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NASA Project Will Look for Clouds Around the Americas

June 18, 2009

HAMPTON, Va., June 18 /PRNewswire-USNewswire/ — A NASA cloud observation project is on a 13-month adventure to help promote ocean health.

(Logo: http://www.newscom.com/cgi-bin/prnh/20081007/38461LOGO )

S’COOL, Students’ Cloud Observations On-Line, was invited by the Around the Americas project to circumnavigate North and South America aboard the Ocean Watch, a steel-hulled, 64-foot sailboat. Visiting 31 ports in 11 countries over the course of a year, Ocean Watch will promote public education and awareness about ocean science and marine conservation.

Ocean Watch departed SeattleMay 31 for a trip through the Arctic Northwest Passage, down the Atlantic, around the tip of South America and back to Seattle via the Pacific. The boat’s trip through the Northwest Passage over Canada is possible due to the continuing shrinkage of summer Arctic sea ice.

The crew will collect “datasets of opportunity” throughout the expedition including daily cloud observations from the boat for S’COOL during NASA satellite overpass times. This project would represent the first time that cloud observations are collected consistently from the open ocean for the S’COOL project — a collaboration of NASA scientists who use students’ observations in cutting-edge climate research.

“We are very excited to be getting cloud observation reports from the Ocean Watch crew in places where observations normally aren’t made,” said Lin Chambers, S’COOL Project Director from NASA Langley Research Center in Hampton, Va.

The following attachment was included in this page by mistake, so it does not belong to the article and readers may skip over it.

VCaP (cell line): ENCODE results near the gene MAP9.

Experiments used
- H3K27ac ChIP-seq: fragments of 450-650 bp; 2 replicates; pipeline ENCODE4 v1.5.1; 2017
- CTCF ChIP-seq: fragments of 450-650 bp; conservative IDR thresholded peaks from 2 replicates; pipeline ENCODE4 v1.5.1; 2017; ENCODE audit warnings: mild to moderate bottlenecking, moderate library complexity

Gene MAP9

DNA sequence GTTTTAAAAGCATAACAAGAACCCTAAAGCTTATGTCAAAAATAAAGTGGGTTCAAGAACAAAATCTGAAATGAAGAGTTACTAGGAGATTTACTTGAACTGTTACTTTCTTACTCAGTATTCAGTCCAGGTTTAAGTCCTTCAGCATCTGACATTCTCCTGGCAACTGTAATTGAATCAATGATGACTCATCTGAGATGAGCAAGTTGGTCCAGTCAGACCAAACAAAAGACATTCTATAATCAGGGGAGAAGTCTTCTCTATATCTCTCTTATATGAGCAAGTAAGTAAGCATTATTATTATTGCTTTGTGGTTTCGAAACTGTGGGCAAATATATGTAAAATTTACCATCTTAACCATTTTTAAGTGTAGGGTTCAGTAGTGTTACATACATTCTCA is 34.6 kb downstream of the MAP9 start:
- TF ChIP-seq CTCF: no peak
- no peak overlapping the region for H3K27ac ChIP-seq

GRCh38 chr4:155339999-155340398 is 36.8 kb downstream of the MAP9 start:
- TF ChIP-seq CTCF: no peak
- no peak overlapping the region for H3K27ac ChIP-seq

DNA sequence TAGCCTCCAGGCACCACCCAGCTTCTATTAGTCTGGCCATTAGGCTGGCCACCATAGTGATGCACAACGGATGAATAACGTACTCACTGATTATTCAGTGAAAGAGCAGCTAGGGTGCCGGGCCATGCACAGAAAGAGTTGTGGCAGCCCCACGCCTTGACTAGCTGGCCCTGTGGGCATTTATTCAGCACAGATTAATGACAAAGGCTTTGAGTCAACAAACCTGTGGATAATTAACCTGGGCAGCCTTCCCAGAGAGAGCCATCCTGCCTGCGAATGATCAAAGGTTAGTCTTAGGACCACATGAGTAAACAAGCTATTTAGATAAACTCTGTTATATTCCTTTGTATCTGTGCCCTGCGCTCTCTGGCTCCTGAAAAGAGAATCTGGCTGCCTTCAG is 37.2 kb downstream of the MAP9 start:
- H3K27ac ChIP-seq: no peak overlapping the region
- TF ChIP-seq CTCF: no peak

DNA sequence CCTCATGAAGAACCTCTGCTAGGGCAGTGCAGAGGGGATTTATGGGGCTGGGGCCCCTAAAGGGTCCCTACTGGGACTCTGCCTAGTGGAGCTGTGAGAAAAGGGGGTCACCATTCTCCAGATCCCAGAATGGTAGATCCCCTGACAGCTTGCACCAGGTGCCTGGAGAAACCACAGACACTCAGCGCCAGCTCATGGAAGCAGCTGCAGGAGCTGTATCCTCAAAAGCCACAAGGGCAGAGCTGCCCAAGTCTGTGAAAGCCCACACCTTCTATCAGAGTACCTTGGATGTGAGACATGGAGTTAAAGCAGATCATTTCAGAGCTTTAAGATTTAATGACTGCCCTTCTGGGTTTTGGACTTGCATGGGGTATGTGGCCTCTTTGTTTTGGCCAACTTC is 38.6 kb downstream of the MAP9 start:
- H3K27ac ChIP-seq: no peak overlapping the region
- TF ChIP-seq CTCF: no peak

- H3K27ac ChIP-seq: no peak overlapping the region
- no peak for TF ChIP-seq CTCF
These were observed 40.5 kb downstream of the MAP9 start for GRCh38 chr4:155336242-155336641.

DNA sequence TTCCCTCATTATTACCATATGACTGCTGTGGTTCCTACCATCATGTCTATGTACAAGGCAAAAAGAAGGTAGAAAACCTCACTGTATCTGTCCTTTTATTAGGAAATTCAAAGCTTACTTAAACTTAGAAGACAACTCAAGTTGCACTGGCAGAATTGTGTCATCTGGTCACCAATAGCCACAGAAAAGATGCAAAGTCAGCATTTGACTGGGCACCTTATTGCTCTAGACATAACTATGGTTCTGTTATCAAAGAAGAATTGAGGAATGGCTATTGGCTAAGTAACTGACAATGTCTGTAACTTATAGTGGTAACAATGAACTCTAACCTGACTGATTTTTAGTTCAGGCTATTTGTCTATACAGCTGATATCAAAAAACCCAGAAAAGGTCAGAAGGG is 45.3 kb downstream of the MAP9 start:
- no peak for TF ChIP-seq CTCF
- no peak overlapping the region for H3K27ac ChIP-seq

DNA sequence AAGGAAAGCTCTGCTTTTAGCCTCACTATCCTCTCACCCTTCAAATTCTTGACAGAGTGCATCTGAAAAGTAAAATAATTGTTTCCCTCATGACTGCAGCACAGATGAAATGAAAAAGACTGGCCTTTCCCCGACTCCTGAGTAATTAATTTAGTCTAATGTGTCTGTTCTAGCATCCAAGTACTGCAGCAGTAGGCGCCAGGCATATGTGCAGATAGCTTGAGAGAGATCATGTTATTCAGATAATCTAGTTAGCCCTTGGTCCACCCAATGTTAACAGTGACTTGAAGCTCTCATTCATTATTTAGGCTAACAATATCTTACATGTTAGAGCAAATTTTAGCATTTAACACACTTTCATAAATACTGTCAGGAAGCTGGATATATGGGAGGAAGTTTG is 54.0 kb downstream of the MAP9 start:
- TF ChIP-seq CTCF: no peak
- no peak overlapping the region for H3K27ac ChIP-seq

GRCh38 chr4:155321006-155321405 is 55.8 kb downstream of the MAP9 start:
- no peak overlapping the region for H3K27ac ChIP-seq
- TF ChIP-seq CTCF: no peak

Chambers added that there are plans to invite Around the Americas followers to make their own cloud observations from their backyards and schools via the S’COOL website.

The collected S’COOL data are used to ground-truth or verify NASA’S CERES instruments aboard the Terra and Aqua satellites. CERES stands for the Clouds and the Earth’s Radiant Energy System experiment and has been using students’ S’COOL observations since 1997. The program began as a small collaboration between the project’s scientists — managed at NASA Langley — and has expanded to include schools in 54 countries around the globe and nearly 75,000 individual student-reported cloud observations.

The students’ work helps researchers double-check the satellite instruments’ measurements, which can in certain conditions record more or less cloud cover than actually exists. The goal of the CERES project is to measure the incoming and outgoing radiation in the Earth’s atmosphere in an attempt to learn more about the role clouds play in the planet’s dynamic climate.

Clouds remain one of the least understood climate variables. Student observations have mostly agreed with the instruments, but also have consistently shown that the satellite measurements slightly under-detect high-altitude clouds, a shortcoming that would be difficult to reference without a database of student observations.

Schools in the United States still account for more than half of reported cloud observations of S’COOL. But the program’s popularity around the world continues to spread. Every continent but Antarctica claimed at least one school participating. About 15 countries in Asia and Europe each have schools that have participated. Schools in 13 Spanish-speaking Latin American countries plus Brazil have reported results, with more than 25 percent of all observations in the past year coming from Latin America.

The Around the Americas project is a partnership between three organizations: Pacific Science Center (PSC), Sailors for the Sea, a Boston-based non-profit organization that promotes ocean protection and restoration, and the Applied Physics Laboratory at the University of Washington. For more information about the project or to follow Ocean Watch’s progress, go to:

http://www.aroundtheamericas.org/

For the S’COOL Rover Web site and more information, go to:

http://asd-www.larc.nasa.gov/SCOOL/Rover/

SOURCE NASA


Source: newswire



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